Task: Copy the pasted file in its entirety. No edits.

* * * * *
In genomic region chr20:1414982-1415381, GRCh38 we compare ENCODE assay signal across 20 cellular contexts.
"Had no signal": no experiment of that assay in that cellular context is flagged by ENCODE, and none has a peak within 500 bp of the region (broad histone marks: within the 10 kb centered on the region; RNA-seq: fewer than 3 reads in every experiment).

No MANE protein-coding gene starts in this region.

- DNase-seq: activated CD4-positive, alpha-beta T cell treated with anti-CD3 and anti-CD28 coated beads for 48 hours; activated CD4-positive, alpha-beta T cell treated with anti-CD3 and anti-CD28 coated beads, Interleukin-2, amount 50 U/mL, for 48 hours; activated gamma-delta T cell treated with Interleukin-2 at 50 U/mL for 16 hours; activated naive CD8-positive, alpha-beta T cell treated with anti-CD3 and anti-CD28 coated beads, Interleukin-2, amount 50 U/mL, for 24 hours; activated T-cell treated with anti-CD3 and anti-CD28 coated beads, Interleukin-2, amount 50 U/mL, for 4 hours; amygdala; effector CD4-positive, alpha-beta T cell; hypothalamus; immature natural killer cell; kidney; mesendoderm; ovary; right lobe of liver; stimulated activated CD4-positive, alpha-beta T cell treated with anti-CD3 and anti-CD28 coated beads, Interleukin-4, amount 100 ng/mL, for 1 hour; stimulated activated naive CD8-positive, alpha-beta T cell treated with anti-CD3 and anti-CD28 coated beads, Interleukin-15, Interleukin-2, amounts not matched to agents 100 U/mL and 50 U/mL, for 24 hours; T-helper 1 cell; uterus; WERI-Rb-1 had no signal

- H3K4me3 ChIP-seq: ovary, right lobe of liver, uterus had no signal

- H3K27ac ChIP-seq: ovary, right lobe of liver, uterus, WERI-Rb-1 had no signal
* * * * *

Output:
In genomic region chr20:1414982-1415381, GRCh38 we compare ENCODE assay signal across 20 cellular contexts.
"Had no signal": no experiment of that assay in that cellular context is flagged by ENCODE, and none has a peak within 500 bp of the region (broad histone marks: within the 10 kb centered on the region; RNA-seq: fewer than 3 reads in every experiment).

No MANE protein-coding gene starts in this region.

- DNase-seq: activated CD4-positive, alpha-beta T cell treated with anti-CD3 and anti-CD28 coated beads for 48 hours; activated CD4-positive, alpha-beta T cell treated with anti-CD3 and anti-CD28 coated beads, Interleukin-2, amount 50 U/mL, for 48 hours; activated gamma-delta T cell treated with Interleukin-2 at 50 U/mL for 16 hours; activated naive CD8-positive, alpha-beta T cell treated with anti-CD3 and anti-CD28 coated beads, Interleukin-2, amount 50 U/mL, for 24 hours; activated T-cell treated with anti-CD3 and anti-CD28 coated beads, Interleukin-2, amount 50 U/mL, for 4 hours; amygdala; effector CD4-positive, alpha-beta T cell; hypothalamus; immature natural killer cell; kidney; mesendoderm; ovary; right lobe of liver; stimulated activated CD4-positive, alpha-beta T cell treated with anti-CD3 and anti-CD28 coated beads, Interleukin-4, amount 100 ng/mL, for 1 hour; stimulated activated naive CD8-positive, alpha-beta T cell treated with anti-CD3 and anti-CD28 coated beads, Interleukin-15, Interleukin-2, amounts not matched to agents 100 U/mL and 50 U/mL, for 24 hours; T-helper 1 cell; uterus; WERI-Rb-1 had no signal

- H3K4me3 ChIP-seq: ovary, right lobe of liver, uterus had no signal

- H3K27ac ChIP-seq: ovary, right lobe of liver, uterus, WERI-Rb-1 had no signal